(Orange, Texas)

Local News

March 18, 2010

Stark descendant authors family tell-all book

ORANGE — Nearly as fast as the shipments are coming in, a new tell-all book about Orange County’s rich and powerful Stark family is flying off the shelves in Bridge City.

Penned by Rebecca “Becky” Stark Nugent under her father’s birth name Frank Mills, the book is a page-turner filled with allegations of drugs, government corruption and whispered rumors of murder.

“To say the book is filled with shocking allegations is putting it mildly,” Nugent said.

“If The Devil Had a Wife,” is billed as a true Texas tale of buried family secrets told for the first time from the family’s viewpoint.

The author will be in Bridge City Friday at Bayou Trading Company on Texas Avenue for book signing from 3 p.m. until 6 p.m.

“Everything in the book is true, or it is my opinion based on boxes and boxes of documentation, years of research and accounts of people who knew my family and strangers who had information to share,” Nugent said from her home in Bryan-College Station. “It is not written with any kind of malice or bitterness. It is a story about our family written by our family.”

While Nugent describes her Texas Tale as true, representatives of the Nelda C. and H.J. Lutcher Stark Foundation see it differently. The Stark Foundation was established as a nonprofit corporation in 1961 by H.J. Lutcher Stark and his wife, Nelda C. Stark, to be operated exclusively for charitable and educational purposes.

In a press release issued on behalf of the Stark Foundation, President and Chief Executive Officer Walter G. Riedel III said a more accurate description of Nugent’s book is that of a “Tall Texas Tale,” or at best, “far-fetched fiction.”

“Regrettably, for more than 20 years, Ms. Nugent and other Stark family members have engaged in a misguided quest to undermine the Stark Foundation and smear the character of its founders, Nelda and Lutcher Stark, and other key figures who provided significant contributions to both the Foundation and the greater Orange community for a considerable part of the 20th century. The latest tale is no different,” according to the press release.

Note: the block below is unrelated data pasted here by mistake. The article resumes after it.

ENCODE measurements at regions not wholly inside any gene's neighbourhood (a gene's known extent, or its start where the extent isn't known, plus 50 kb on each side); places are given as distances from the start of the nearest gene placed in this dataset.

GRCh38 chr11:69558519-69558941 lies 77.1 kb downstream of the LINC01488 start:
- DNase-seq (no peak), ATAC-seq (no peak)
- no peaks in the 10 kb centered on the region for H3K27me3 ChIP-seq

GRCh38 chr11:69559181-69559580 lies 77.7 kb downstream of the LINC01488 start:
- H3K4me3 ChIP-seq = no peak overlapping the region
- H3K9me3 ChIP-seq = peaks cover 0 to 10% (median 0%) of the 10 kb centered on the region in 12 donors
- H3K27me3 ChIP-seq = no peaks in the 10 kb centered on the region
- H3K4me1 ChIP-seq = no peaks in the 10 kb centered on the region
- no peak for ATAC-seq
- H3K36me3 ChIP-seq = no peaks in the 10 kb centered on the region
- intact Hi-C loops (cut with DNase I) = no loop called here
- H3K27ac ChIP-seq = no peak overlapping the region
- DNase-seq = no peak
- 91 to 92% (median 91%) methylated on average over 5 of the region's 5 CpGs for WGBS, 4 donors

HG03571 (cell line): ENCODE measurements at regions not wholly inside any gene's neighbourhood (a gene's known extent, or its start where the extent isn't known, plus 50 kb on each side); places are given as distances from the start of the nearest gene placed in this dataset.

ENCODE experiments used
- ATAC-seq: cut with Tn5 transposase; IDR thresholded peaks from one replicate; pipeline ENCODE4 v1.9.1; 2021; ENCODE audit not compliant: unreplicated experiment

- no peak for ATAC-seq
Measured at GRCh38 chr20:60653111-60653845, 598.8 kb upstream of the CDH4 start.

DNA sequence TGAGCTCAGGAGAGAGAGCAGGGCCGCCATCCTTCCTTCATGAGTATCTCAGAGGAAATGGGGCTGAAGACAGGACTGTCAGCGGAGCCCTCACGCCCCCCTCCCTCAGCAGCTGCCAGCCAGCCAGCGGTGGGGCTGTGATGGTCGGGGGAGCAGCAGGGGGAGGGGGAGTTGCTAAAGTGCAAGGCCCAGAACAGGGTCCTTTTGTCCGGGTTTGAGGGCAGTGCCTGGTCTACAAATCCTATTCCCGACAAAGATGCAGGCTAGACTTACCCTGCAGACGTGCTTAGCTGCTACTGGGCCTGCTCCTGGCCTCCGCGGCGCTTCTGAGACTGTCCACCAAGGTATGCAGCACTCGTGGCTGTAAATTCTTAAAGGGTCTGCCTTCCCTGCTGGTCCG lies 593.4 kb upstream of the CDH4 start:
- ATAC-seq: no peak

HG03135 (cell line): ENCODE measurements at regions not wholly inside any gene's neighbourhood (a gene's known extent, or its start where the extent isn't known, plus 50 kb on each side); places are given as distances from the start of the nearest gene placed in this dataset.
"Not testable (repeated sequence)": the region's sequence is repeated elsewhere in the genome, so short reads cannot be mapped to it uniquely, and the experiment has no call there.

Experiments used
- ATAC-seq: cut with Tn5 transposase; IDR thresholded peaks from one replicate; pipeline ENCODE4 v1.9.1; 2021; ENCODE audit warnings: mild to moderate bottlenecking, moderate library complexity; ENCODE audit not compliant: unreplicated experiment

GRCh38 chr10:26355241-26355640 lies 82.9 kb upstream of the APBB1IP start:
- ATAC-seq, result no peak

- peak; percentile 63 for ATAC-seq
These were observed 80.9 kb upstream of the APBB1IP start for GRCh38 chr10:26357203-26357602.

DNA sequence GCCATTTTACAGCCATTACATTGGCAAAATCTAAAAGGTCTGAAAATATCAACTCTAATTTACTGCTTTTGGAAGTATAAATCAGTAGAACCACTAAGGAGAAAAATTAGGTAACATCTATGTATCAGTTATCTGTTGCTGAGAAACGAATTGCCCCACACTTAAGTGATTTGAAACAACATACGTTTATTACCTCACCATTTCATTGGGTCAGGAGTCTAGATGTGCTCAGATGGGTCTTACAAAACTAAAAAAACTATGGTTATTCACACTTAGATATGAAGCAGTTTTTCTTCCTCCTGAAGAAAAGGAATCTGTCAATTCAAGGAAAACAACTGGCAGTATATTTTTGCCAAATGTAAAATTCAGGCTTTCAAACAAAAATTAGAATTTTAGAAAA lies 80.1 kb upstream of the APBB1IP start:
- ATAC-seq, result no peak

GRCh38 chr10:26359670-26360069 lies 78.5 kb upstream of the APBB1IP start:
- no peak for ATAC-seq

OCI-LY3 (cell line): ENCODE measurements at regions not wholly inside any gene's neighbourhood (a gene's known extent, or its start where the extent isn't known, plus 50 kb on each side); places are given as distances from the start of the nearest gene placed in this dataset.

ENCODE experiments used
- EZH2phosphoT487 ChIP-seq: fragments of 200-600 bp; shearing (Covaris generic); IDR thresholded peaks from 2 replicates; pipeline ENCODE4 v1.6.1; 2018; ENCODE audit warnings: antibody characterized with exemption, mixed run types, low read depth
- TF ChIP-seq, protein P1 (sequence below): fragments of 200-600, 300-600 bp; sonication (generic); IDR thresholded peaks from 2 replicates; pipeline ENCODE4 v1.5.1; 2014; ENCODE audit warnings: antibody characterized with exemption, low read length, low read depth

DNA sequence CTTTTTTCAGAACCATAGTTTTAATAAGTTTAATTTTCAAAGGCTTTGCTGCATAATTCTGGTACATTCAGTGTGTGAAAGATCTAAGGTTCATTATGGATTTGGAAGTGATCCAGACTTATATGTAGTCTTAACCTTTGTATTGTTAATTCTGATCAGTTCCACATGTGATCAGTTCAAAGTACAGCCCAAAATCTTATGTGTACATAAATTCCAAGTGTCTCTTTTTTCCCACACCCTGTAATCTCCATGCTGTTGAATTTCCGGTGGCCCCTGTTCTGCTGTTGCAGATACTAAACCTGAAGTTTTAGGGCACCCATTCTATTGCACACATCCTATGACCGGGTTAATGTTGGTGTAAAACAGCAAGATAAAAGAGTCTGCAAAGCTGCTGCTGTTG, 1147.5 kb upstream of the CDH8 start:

Nugent said her family is glad to finally be able to tell the story hidden behind the public facade.

Growing up in Orange during the 1950s and 1960s, Nugent didn’t know how powerful her grandfather was, or how many secrets the family would take with them to the grave.

“I was pretty much clueless until I was about 13 years old,” she said.

The granddaughter of H.J. Lutcher Stark and his first wife, Nita, Nugent said she first became interested in her family’s story about 13 years ago when she was in Orange staying with her father, Homer Stark, while he was recovering from surgery.

Nugent said her cousin offered a remedy to her boredom: Looking through about 170 boxes in one of the family’s storage units.

“I had been told there was not much important in the boxes, just family things,” she said. “From the very first box I was fascinated.”

It didn’t take long poring over the contents before Nugent noticed conflicting information from what she had been told as a child.

“Once I started looking in the boxes, I started thinking something was not quite right,” she said. “Then the farther along I got I would find something that would contradict what I saw the first time.”

Those suspicions started a 13-year journey to find the long-buried truth. Her research led to gruesome discoveries about her grandfather’s third wife, Nelda, she said.

“I was always led to believe she was a nurse because she carried a black bag at all times,” she said. “All the press releases written about her say she is a nurse, but what I found out was she had a degree in education, not nursing.”

The Texas Woman’s University school of nursing in Houston was even named after Nelda Stark, she said.

Lutcher Stark married Nita Hill of Austin on April 6, 1911. The couple later adopted twin boys — Nugent’s father Homer B.H. Stark and William H. Stark II. Nita Hill Stark died on Oct. 11, 1939. Stark married Ruby Childers, his longtime secretary, on April 6, 1941. She died on July 12, 1942. A year and a half later, on December 16, 1943, Lutcher Stark married Ruby’s sister, Nelda Childers.

Oddly enough, or perhaps tragically, her grandfather’s first two wives died while in the care of Nelda Stark, Nugent said.

Readers will learn her grandfather’s far-reaching influence. The lumber industry tycoon sit on the University of Texas Board of Regents for 24 years and is credited with naming the University’s mascot — the longhorn.

Since the book was published in February, Nugent said she has been surprised by the interest.

“The number one question I get asked is, ‘What was in the black bag,’” she said.

Nugent offered a hint of the bags content when she shared some of the book’s salacious tales.

“I think the saddest thing to me is how Nelda locked my grandfather up in Shangri-La during the day. She would give him Phenobarbital, take him to Shangri-La and leave him there like a prisoner. He would have been about 70 at the time, and he’d be left there to walk around, roaming around the bayous in a trance like state,” Nugent said.

More than anything, Nugent said writing the book has brought closure to her entire family.

“If you read this book, I think it will show if you have a lot of money it can be dangerous,” she said.

The book is available at the Bayou Trading Company, or can be purchased on

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